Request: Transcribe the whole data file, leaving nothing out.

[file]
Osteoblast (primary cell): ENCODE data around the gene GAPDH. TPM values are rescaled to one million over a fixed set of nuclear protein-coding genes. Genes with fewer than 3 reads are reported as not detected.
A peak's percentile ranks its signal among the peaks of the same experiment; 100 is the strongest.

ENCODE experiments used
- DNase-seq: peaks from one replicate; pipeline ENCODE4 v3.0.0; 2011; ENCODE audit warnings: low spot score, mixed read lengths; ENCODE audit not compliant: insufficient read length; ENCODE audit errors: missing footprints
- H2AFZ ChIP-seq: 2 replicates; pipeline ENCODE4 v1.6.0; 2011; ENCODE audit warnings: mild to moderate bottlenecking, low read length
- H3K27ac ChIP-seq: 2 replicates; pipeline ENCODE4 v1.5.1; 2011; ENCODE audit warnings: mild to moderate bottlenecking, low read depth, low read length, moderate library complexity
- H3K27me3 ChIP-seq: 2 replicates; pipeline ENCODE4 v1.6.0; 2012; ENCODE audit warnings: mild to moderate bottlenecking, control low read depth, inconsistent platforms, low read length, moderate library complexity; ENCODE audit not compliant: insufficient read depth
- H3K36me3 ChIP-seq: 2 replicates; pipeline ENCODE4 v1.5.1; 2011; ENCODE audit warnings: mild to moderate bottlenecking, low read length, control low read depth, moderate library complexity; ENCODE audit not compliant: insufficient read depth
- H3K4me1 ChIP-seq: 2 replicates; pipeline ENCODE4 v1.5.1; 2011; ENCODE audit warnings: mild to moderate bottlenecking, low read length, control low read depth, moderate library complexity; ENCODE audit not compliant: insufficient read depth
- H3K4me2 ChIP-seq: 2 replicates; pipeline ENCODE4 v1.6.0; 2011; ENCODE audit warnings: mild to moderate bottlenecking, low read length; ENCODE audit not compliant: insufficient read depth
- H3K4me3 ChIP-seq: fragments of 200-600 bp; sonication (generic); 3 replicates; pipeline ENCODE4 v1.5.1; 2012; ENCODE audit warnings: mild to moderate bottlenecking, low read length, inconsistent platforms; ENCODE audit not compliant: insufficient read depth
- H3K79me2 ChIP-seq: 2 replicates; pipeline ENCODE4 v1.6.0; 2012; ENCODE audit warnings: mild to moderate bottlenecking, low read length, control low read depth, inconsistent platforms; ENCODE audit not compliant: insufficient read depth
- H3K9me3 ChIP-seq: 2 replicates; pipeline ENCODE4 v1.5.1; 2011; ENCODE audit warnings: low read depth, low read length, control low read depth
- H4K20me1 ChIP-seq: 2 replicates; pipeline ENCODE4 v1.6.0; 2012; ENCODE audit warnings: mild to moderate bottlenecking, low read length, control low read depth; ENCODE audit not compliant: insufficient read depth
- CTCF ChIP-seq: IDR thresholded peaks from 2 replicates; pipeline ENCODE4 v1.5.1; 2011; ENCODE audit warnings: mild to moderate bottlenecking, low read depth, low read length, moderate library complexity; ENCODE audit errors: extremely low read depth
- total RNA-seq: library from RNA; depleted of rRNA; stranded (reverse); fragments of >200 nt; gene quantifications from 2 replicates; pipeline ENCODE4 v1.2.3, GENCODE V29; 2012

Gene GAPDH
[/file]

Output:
Osteoblast (primary cell): ENCODE data around the gene GAPDH. TPM values are rescaled to one million over a fixed set of nuclear protein-coding genes. Genes with fewer than 3 reads are reported as not detected.
A peak's percentile ranks its signal among the peaks of the same experiment; 100 is the strongest.

ENCODE experiments used
- DNase-seq: peaks from one replicate; pipeline ENCODE4 v3.0.0; 2011; ENCODE audit warnings: low spot score, mixed read lengths; ENCODE audit not compliant: insufficient read length; ENCODE audit errors: missing footprints
- H2AFZ ChIP-seq: 2 replicates; pipeline ENCODE4 v1.6.0; 2011; ENCODE audit warnings: mild to moderate bottlenecking, low read length
- H3K27ac ChIP-seq: 2 replicates; pipeline ENCODE4 v1.5.1; 2011; ENCODE audit warnings: mild to moderate bottlenecking, low read depth, low read length, moderate library complexity
- H3K27me3 ChIP-seq: 2 replicates; pipeline ENCODE4 v1.6.0; 2012; ENCODE audit warnings: mild to moderate bottlenecking, control low read depth, inconsistent platforms, low read length, moderate library complexity; ENCODE audit not compliant: insufficient read depth
- H3K36me3 ChIP-seq: 2 replicates; pipeline ENCODE4 v1.5.1; 2011; ENCODE audit warnings: mild to moderate bottlenecking, low read length, control low read depth, moderate library complexity; ENCODE audit not compliant: insufficient read depth
- H3K4me1 ChIP-seq: 2 replicates; pipeline ENCODE4 v1.5.1; 2011; ENCODE audit warnings: mild to moderate bottlenecking, low read length, control low read depth, moderate library complexity; ENCODE audit not compliant: insufficient read depth
- H3K4me2 ChIP-seq: 2 replicates; pipeline ENCODE4 v1.6.0; 2011; ENCODE audit warnings: mild to moderate bottlenecking, low read length; ENCODE audit not compliant: insufficient read depth
- H3K4me3 ChIP-seq: fragments of 200-600 bp; sonication (generic); 3 replicates; pipeline ENCODE4 v1.5.1; 2012; ENCODE audit warnings: mild to moderate bottlenecking, low read length, inconsistent platforms; ENCODE audit not compliant: insufficient read depth
- H3K79me2 ChIP-seq: 2 replicates; pipeline ENCODE4 v1.6.0; 2012; ENCODE audit warnings: mild to moderate bottlenecking, low read length, control low read depth, inconsistent platforms; ENCODE audit not compliant: insufficient read depth
- H3K9me3 ChIP-seq: 2 replicates; pipeline ENCODE4 v1.5.1; 2011; ENCODE audit warnings: low read depth, low read length, control low read depth
- H4K20me1 ChIP-seq: 2 replicates; pipeline ENCODE4 v1.6.0; 2012; ENCODE audit warnings: mild to moderate bottlenecking, low read length, control low read depth; ENCODE audit not compliant: insufficient read depth
- CTCF ChIP-seq: IDR thresholded peaks from 2 replicates; pipeline ENCODE4 v1.5.1; 2011; ENCODE audit warnings: mild to moderate bottlenecking, low read depth, low read length, moderate library complexity; ENCODE audit errors: extremely low read depth
- total RNA-seq: library from RNA; depleted of rRNA; stranded (reverse); fragments of >200 nt; gene quantifications from 2 replicates; pipeline ENCODE4 v1.2.3, GENCODE V29; 2012

Gene GAPDH